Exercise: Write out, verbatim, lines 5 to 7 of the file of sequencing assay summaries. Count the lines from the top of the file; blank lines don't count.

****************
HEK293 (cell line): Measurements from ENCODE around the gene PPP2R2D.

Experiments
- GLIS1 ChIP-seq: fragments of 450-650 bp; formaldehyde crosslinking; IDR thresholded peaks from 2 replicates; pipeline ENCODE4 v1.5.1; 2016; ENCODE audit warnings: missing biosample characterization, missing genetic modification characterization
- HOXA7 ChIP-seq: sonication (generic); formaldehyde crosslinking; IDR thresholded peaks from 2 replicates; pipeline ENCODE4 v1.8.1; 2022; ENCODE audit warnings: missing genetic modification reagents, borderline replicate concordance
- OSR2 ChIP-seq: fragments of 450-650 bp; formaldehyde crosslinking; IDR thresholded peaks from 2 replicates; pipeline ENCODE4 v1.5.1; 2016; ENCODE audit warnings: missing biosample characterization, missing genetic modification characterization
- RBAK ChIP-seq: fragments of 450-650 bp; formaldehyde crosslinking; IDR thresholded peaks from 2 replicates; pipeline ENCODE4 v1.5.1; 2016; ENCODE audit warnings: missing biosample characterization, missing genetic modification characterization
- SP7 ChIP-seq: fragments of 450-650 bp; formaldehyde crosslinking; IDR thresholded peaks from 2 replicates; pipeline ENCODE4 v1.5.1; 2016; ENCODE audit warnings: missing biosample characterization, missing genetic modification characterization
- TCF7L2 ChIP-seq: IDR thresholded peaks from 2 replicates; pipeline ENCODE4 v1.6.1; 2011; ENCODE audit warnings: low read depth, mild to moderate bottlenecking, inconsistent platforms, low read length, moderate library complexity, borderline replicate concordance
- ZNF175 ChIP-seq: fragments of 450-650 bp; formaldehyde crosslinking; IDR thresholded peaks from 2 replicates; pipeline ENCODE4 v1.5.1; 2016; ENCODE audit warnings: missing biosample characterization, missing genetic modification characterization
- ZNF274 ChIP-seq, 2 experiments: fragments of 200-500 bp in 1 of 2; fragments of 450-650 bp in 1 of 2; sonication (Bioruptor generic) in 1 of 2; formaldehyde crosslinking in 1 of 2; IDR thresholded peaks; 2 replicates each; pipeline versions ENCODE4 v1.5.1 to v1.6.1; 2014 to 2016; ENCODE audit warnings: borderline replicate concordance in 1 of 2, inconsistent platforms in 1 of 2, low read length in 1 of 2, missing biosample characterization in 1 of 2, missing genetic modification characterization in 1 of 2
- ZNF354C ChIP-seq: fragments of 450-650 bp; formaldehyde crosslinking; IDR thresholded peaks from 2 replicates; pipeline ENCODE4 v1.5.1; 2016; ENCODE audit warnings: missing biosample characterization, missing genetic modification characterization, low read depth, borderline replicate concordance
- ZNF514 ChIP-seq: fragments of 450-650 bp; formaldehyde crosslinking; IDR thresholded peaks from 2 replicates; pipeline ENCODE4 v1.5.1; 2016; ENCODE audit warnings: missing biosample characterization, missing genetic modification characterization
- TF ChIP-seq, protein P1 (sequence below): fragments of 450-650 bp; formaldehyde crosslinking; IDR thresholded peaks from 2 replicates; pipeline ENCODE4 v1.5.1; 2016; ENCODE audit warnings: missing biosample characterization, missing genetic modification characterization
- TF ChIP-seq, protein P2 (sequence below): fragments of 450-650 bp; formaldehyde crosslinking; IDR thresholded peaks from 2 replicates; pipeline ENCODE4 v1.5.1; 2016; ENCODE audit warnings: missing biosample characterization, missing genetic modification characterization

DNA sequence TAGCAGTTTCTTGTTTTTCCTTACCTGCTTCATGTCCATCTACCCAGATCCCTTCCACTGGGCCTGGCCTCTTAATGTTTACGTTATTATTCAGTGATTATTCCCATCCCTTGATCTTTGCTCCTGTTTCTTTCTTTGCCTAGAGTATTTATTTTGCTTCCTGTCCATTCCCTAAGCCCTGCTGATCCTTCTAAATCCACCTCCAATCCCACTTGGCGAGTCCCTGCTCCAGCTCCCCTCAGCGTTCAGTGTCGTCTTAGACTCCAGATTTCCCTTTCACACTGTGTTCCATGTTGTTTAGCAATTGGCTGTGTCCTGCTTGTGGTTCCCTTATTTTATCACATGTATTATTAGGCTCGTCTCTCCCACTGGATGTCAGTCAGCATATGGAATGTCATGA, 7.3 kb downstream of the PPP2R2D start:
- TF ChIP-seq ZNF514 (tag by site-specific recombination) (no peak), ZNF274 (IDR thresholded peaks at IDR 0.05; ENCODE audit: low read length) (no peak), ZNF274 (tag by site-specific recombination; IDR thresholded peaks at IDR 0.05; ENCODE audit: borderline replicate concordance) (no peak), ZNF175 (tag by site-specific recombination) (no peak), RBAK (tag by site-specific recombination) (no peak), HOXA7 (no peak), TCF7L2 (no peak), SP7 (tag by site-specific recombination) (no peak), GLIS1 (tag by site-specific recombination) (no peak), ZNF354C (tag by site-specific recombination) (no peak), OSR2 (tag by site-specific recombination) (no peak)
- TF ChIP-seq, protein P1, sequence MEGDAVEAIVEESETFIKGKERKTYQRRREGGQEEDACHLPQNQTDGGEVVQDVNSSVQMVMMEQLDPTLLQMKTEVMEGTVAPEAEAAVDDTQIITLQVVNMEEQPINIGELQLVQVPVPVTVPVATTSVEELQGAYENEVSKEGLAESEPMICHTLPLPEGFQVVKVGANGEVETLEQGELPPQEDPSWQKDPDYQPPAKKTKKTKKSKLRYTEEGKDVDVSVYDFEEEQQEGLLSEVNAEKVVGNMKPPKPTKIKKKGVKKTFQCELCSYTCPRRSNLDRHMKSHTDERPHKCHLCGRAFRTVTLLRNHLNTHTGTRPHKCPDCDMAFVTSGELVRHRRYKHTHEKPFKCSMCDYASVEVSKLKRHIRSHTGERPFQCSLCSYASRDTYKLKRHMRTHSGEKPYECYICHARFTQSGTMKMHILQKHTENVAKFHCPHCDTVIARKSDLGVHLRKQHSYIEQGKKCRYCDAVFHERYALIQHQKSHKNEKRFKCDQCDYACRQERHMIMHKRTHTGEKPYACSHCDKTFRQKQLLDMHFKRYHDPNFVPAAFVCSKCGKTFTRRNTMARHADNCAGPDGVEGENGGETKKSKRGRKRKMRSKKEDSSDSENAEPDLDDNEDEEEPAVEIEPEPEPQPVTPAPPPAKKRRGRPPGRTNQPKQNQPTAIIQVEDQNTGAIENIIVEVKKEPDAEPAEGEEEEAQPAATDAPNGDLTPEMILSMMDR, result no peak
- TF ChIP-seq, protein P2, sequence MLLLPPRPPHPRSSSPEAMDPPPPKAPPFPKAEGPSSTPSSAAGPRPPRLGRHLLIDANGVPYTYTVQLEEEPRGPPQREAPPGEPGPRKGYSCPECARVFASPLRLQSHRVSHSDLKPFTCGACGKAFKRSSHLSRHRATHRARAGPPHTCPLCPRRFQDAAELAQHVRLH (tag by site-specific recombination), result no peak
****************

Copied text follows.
- OSR2 ChIP-seq: fragments of 450-650 bp; formaldehyde crosslinking; IDR thresholded peaks from 2 replicates; pipeline ENCODE4 v1.5.1; 2016; ENCODE audit warnings: missing biosample characterization, missing genetic modification characterization
- RBAK ChIP-seq: fragments of 450-650 bp; formaldehyde crosslinking; IDR thresholded peaks from 2 replicates; pipeline ENCODE4 v1.5.1; 2016; ENCODE audit warnings: missing biosample characterization, missing genetic modification characterization
- SP7 ChIP-seq: fragments of 450-650 bp; formaldehyde crosslinking; IDR thresholded peaks from 2 replicates; pipeline ENCODE4 v1.5.1; 2016; ENCODE audit warnings: missing biosample characterization, missing genetic modification characterization